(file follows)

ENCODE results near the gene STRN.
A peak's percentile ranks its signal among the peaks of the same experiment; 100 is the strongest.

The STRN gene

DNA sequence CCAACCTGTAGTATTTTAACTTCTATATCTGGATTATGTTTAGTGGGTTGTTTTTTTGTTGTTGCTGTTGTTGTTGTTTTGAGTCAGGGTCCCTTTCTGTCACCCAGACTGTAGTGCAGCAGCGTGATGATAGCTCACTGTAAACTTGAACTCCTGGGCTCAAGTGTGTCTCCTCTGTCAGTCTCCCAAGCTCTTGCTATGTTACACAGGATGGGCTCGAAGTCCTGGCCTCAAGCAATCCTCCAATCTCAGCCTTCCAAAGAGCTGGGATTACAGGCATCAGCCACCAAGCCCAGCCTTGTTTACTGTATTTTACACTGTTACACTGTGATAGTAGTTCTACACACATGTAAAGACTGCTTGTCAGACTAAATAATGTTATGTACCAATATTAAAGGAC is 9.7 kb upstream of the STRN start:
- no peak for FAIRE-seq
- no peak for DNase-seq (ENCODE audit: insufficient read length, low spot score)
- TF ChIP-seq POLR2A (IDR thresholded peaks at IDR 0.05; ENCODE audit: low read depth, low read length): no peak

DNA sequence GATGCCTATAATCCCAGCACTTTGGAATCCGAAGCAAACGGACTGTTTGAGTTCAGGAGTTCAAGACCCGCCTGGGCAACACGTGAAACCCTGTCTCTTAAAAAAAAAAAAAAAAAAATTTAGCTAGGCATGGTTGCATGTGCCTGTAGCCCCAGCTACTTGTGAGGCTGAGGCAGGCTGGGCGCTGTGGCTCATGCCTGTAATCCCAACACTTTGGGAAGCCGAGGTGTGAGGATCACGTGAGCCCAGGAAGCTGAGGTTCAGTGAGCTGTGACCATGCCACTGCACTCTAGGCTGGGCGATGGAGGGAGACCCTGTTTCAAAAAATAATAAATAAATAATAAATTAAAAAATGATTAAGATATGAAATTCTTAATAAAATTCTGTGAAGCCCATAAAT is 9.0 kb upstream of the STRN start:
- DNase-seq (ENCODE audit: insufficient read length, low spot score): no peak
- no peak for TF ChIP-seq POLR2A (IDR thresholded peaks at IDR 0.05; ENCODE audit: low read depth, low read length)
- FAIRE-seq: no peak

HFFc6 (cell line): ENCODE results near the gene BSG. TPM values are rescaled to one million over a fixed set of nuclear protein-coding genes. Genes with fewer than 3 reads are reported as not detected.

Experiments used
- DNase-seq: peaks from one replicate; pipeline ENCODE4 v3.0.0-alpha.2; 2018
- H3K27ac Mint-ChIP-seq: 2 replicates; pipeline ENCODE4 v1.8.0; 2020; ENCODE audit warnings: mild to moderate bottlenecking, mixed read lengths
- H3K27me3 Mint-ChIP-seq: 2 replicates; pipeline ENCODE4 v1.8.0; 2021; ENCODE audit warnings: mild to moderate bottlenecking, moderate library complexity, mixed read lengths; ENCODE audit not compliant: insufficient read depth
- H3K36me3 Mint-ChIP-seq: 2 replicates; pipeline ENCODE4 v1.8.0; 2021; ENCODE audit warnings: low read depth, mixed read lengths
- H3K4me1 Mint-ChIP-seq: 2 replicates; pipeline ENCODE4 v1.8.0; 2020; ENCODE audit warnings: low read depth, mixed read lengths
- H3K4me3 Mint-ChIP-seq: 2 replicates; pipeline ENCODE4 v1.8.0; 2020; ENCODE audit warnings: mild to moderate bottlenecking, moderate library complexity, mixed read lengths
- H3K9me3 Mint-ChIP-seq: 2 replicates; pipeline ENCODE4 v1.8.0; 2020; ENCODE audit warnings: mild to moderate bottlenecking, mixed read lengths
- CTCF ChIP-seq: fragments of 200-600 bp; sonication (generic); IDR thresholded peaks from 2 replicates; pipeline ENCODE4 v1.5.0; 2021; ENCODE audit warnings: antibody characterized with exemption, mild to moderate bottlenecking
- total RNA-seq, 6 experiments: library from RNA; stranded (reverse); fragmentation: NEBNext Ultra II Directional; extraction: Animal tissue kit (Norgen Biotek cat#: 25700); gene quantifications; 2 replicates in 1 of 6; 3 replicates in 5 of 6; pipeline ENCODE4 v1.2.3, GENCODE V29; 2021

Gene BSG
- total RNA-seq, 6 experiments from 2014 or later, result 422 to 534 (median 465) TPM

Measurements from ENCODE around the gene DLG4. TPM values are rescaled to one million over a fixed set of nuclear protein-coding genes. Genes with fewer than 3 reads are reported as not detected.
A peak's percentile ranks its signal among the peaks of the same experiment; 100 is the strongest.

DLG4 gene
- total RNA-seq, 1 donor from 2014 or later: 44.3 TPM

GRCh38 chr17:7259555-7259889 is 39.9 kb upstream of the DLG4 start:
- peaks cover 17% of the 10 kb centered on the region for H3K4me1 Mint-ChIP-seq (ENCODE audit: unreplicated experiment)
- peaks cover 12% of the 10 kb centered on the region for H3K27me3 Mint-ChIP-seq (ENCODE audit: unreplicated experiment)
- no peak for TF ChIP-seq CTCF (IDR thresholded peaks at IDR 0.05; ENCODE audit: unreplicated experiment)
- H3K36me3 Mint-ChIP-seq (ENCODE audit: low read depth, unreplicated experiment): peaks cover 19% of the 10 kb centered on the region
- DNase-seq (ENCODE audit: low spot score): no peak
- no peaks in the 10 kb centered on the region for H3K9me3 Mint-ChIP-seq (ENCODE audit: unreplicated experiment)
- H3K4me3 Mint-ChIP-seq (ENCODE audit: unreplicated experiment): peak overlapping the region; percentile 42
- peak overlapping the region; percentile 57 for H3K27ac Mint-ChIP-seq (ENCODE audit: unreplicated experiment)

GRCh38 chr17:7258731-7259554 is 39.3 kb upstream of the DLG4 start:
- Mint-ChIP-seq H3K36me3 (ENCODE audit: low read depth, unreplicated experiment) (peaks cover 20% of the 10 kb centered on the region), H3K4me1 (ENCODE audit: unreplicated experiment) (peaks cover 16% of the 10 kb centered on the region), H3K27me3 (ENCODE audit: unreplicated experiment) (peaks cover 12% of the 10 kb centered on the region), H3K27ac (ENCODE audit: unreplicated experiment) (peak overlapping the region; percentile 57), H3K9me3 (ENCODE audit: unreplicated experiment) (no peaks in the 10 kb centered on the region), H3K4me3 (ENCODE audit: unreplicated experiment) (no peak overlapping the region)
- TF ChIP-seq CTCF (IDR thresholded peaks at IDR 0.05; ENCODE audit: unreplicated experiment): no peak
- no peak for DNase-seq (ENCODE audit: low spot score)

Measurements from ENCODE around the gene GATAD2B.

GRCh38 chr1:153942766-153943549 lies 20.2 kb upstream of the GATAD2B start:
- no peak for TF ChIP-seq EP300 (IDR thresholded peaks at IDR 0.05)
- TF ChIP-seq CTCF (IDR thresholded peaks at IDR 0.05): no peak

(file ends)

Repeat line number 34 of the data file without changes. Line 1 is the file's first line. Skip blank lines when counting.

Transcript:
- DNase-seq (ENCODE audit: low spot score): no peak